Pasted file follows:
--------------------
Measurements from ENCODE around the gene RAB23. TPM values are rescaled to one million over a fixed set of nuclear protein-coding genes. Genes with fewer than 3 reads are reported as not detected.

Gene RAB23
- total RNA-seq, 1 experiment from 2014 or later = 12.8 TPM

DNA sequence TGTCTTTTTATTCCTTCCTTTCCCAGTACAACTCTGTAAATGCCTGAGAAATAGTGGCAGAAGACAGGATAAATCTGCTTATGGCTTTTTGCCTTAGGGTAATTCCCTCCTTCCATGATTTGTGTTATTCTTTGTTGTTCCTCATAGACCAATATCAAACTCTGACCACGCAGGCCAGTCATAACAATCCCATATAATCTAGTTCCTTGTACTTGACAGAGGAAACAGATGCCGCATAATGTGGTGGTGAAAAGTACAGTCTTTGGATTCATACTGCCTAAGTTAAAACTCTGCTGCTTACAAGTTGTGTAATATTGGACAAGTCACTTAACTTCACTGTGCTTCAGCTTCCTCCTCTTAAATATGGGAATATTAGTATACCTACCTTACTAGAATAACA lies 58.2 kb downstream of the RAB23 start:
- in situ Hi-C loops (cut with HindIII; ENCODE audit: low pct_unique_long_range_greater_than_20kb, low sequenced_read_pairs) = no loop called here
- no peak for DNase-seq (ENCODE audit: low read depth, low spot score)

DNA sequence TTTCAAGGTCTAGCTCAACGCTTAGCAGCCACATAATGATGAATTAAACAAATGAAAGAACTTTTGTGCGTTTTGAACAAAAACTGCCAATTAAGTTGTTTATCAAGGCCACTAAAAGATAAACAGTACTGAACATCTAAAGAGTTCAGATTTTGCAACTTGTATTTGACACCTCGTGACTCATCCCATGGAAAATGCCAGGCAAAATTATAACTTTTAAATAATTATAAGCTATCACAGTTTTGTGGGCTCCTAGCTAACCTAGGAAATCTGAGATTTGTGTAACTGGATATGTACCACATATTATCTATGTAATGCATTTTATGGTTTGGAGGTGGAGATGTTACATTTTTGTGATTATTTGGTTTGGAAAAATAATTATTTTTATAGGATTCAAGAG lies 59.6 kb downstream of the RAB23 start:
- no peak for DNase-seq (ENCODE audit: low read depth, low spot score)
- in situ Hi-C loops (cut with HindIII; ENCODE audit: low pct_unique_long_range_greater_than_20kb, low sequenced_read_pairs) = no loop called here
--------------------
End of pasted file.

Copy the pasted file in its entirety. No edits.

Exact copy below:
Measurements from ENCODE around the gene RAB23. TPM values are rescaled to one million over a fixed set of nuclear protein-coding genes. Genes with fewer than 3 reads are reported as not detected.

Gene RAB23
- total RNA-seq, 1 experiment from 2014 or later = 12.8 TPM

DNA sequence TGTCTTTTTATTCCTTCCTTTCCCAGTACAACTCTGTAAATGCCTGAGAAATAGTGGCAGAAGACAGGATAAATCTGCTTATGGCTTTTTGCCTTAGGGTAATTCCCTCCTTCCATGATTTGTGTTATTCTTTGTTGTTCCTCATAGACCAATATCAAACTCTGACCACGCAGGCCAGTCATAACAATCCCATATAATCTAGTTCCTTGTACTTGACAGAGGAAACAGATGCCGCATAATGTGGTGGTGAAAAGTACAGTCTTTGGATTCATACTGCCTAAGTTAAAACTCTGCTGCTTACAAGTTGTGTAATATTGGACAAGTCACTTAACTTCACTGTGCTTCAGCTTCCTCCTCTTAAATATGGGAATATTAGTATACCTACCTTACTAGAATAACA lies 58.2 kb downstream of the RAB23 start:
- in situ Hi-C loops (cut with HindIII; ENCODE audit: low pct_unique_long_range_greater_than_20kb, low sequenced_read_pairs) = no loop called here
- no peak for DNase-seq (ENCODE audit: low read depth, low spot score)

DNA sequence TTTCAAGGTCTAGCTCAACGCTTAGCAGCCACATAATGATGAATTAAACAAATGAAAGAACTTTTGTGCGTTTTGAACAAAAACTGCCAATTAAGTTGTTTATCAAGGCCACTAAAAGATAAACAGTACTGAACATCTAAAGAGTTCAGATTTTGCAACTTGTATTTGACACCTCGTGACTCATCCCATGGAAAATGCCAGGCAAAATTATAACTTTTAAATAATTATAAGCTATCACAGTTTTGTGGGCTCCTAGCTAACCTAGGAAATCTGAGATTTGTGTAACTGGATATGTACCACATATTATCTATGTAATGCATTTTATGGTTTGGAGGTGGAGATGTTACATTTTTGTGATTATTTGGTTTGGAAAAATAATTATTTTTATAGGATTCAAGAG lies 59.6 kb downstream of the RAB23 start:
- no peak for DNase-seq (ENCODE audit: low read depth, low spot score)
- in situ Hi-C loops (cut with HindIII; ENCODE audit: low pct_unique_long_range_greater_than_20kb, low sequenced_read_pairs) = no loop called here